The Stiff Hand

The term ‘stiff hand’ is often used by health professionals to describe a hand that has reduced passive and active range of motion (ROM). This condition can significantly limit functional performance and can be very detrimental to the persons well being. Therapists and medical practitioners alike work very hard to make sure that stiffness is prevented.
Why do joints stiffen up in the first place?
When a joint is immobilised changes occur in the muscles that surround that joint. The types of changes that occur vary and depend on:
  • The position of immobilisation,
  • The duration of immobilisation and
  • The type of muscles that are affected
Some of the changes that are common include:
  • Muscle atrophy
    • This occurs due to reduction of the normal functional use of the muscle and consequent removal of physical stressors
    • Can occur as quickly as a few days
    • When immobilised in a shortened position the muscle will atrophy quicker than if held in a lengthened position
  • Decreased extensibility of the muscle
    • Due to an increase in the proportion of fibrous tissue and subcutaneous fat in the muscle
  • Adhesion formation within the muscle fibres
    • Due to increased cross linking between disorganised collagen fibres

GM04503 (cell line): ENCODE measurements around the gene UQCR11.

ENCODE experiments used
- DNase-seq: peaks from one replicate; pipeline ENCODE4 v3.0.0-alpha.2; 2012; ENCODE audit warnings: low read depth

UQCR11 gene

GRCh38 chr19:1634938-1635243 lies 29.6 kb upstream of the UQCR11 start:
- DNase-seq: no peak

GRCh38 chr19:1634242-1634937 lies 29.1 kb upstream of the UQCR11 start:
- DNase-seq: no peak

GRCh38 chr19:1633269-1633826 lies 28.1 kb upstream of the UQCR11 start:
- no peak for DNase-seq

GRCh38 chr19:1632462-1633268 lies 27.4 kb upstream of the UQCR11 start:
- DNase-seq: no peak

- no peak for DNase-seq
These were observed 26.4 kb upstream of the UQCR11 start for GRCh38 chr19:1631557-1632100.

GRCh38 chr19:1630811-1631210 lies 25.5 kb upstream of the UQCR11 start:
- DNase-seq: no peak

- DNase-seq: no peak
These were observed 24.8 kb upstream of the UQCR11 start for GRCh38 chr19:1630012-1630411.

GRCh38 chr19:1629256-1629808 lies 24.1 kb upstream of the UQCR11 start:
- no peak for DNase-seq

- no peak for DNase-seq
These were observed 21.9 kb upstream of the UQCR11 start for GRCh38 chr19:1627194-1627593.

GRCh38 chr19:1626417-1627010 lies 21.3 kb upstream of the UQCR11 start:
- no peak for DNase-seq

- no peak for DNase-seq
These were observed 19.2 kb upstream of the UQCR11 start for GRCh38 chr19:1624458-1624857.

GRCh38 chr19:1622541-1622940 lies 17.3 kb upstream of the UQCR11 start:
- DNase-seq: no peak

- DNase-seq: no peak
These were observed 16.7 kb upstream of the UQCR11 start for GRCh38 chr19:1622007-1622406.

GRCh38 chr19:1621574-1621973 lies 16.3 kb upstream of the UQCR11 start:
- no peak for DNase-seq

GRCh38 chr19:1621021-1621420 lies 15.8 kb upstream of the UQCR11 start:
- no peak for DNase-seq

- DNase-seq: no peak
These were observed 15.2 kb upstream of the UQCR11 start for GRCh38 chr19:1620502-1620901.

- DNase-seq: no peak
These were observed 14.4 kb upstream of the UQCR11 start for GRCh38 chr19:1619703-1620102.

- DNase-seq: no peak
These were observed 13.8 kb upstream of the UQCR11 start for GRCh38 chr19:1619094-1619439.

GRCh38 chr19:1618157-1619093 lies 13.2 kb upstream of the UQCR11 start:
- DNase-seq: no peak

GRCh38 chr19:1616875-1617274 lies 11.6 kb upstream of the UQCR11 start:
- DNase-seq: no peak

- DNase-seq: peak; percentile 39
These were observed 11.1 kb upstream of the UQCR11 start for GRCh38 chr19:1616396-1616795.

• Overall tissue weakness
    • Caused by a number of factors including:
      • Muscle atrophy
      • Removal of physical stressors
      • Disorganised collagen fibres
The hand therapist will never immobilise a joint unless it is needed to allow tissues to heal, such as after a fracture. Luckily they have expert knowledge of the tissues in the hand and arm which they use to limit the effects of immobilisation. Strategies used include:
  • Having a strong knowledge of what needs to be immobilised to protect the damaged tissue which enables them to only immobilise the absolutely necessary joints
  • Knowing the safe position of immobilisation for each joint
  • Prescribing therapeutic exercises for the surrounding joints to encourage muscle length and prevent unnecessary muscle atrophy
In a future post I will discuss treatment strategies for the stiff hand.

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